Lash Education: Eye Infections

October 23, 2017 by The Lash Professional. 

School is in session, lash babes! Today we are going to learn about different types of eyelash extension infections and how to lower the risk of infection.

When the eye or surrounding eye area is exposed to certain bacteria or organisms, eye infections can occur. Lash education is vital: as a lash professional, you must educate your clients on the importance of hygiene to keep their beautiful eyes free of infection.

If your client displays any of the following symptoms of an eyelash extension infection, we recommend not proceeding with the service until the client has been treated by a healthcare professional, and symptoms have cleared.

However, it is up to you and your best judgment. In some cases, when the symptoms are not contagious, (such as with allergic conjunctivitis,) it can be safe to proceed with written permission from a healthcare professional (basically, a doctor’s note).

Listed below are the most common types of eyelash extension infections you may see and their symptoms.

Lash Extension Infections

There are several common types of eye infections you might encounter with your clients. It’s important to know the difference between them and know when it’s safe to proceed with your service.

I will briefly outline each of these lash extension infections so you can stay educated, girl!

1. Allergic Conjunctivitis

When eyes are exposed to allergens, (such as pet dander, pollen, dust, mold, etc,) it causes eyes to become watery, red, and itchy. This is the most commonly occurring infection among clients and can be tricky. Although allergies and allergic reactions are not contagious from one client to the next, applying lash extensions to already irritated eyes can worsen the symptoms a bit, or sometimes drastically.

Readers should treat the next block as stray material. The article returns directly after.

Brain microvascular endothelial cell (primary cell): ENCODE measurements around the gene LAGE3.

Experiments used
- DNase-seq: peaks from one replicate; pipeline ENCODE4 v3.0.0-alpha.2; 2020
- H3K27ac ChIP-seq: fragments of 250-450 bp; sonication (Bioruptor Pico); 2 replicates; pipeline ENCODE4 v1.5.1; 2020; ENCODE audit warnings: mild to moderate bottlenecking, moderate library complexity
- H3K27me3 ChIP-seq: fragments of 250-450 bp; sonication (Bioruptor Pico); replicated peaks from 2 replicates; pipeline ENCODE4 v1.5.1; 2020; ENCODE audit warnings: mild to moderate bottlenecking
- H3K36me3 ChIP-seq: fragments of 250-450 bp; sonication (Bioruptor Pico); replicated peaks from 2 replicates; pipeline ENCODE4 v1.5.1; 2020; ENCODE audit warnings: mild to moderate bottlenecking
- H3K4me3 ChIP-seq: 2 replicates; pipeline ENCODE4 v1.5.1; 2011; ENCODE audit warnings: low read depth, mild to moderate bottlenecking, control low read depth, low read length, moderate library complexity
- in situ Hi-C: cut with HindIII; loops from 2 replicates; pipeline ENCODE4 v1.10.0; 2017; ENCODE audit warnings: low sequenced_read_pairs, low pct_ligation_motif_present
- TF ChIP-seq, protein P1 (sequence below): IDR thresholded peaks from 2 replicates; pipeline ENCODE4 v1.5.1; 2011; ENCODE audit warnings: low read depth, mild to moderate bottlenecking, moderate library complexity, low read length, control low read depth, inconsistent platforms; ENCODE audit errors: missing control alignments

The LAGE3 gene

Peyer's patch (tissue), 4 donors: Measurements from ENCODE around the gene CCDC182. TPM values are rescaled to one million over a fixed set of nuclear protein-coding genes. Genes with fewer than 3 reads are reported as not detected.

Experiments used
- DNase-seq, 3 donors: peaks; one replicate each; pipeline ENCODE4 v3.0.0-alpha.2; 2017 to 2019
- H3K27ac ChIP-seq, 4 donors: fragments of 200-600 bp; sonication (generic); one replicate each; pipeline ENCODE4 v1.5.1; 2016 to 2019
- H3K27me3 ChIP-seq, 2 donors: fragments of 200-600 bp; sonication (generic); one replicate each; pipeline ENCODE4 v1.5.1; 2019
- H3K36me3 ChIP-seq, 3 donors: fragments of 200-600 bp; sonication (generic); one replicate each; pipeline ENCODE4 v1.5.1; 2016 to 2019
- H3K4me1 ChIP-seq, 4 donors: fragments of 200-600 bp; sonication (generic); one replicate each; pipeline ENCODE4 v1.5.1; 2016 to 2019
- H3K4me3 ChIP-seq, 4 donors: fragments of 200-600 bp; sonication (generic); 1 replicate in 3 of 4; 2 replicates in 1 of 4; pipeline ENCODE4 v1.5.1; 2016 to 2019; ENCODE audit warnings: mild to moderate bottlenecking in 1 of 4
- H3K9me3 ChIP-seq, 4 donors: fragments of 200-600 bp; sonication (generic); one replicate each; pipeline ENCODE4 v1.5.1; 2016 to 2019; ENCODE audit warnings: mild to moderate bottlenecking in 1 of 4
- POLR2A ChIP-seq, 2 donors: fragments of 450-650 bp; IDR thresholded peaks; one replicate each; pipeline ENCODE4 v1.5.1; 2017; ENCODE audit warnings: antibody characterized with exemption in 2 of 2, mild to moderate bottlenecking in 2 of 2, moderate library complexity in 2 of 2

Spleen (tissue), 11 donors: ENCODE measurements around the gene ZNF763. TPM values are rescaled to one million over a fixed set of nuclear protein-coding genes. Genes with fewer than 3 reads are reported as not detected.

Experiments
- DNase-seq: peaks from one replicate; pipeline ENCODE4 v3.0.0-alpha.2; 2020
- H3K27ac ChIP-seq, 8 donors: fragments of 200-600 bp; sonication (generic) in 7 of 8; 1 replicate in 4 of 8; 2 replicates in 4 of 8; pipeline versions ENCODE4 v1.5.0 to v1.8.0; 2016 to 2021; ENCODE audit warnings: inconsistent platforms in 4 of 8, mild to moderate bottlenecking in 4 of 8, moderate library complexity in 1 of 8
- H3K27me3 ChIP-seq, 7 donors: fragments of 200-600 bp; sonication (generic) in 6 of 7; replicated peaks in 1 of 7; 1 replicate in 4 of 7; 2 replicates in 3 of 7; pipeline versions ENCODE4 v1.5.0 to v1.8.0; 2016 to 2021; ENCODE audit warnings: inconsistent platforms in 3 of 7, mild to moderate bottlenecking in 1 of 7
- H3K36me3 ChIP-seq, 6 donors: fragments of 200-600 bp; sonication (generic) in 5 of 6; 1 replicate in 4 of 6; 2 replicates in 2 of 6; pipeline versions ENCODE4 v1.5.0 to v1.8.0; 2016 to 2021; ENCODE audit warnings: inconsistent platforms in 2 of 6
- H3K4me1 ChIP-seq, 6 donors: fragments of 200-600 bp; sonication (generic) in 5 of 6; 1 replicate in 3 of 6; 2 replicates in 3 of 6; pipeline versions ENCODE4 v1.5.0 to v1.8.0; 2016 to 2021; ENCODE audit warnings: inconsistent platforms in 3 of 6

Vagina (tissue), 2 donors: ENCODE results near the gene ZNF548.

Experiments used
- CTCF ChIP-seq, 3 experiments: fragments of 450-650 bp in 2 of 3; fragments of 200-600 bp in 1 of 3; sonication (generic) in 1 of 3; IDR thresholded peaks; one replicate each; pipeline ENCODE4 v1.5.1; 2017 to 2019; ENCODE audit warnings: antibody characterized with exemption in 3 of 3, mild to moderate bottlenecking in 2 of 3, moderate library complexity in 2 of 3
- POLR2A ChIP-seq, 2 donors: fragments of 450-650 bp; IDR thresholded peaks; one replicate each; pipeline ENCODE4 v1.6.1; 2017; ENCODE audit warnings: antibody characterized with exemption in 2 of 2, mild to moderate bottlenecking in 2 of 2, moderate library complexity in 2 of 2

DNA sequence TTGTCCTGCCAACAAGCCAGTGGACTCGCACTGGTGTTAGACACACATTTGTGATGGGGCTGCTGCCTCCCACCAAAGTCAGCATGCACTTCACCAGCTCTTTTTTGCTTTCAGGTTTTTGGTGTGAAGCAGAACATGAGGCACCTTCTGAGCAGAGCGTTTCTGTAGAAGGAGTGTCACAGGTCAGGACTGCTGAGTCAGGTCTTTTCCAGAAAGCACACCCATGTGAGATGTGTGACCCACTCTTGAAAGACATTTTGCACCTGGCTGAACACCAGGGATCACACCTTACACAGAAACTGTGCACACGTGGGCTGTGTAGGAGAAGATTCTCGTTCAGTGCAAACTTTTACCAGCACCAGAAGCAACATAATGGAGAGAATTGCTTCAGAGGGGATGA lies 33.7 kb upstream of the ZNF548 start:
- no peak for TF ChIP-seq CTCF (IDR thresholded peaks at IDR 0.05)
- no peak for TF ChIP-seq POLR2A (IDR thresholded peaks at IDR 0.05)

2. Blepharitis

Blepharitis is when lash follicles are red and inflamed. This is caused by bad hygiene,

allergies, mites, dandruff, and certain medications. We recommend not proceeding with the service for this eyelash extension infection, as the reaction/symptoms are likely to worsen.

3. Conjunctivitis

Conjunctivitis is an eye infection that inflames the conjunctiva of the eye, causing the eye to turn pink or in some cases, red. Commonly known as Pinkeye, this contagious infection is easily spread. Do not proceed with the service until the client is treated, and symptoms have fully cleared.

4. Demodex

Parasites found inside pores and hair follicles can cause infection and inflammation. These are called eye mites. Mites live inside pores and can be hard to spot or distinguish. However, if eyes are irritated or inflamed at all, it could be Demodex and we recommend not proceeding with lash extensions.

5. Stye

A stye is a bacterial infection of the sebaceous glands, causing a red, painful bump or inflamed area of the eye. Styes can occur when the hair follicle is clogged and irritated. Although not contagious, styes require hot compresses in order to clear up. We recommend not proceeding with the service until the stye has cleared.

Frequently Asked Questions

Can eyelash extensions cause styes?

Technically, yes. Eyelash extensions can cause cross-contamination to happen and styes to form. This is why it is crucial to never do lash extensions on a client with a stye. You don’t want to transfer the eye infection to another client.

How do I get rid of an eye infection?

We recommend you seek help from a medical professional or eye doctor if you or your client shows signs or symptoms of an eye infection.

How do I prevent eyelash extension infections?

Prevent eyelash extension infections by keeping your tools and station sanitized at all times. Do not proceed to do lash extensions on any client who is showing signs of infection. This will protect your other clients and yourself from catching an eye infection.

Avoid Eye Infections at Your Salon

It is your job to ensure that your station, tools, and hands are free from bacteria that could spread infection or disease. Remember to never apply lash extensions to clients who show any signs of these infections. We also recommend having all new clients sign a waiver and release form to protect yourself. This form is vital to your lash business, as it is a form of insurance and can protect you from certain liabilities that could occur. It’s always better to be safe than sorry!

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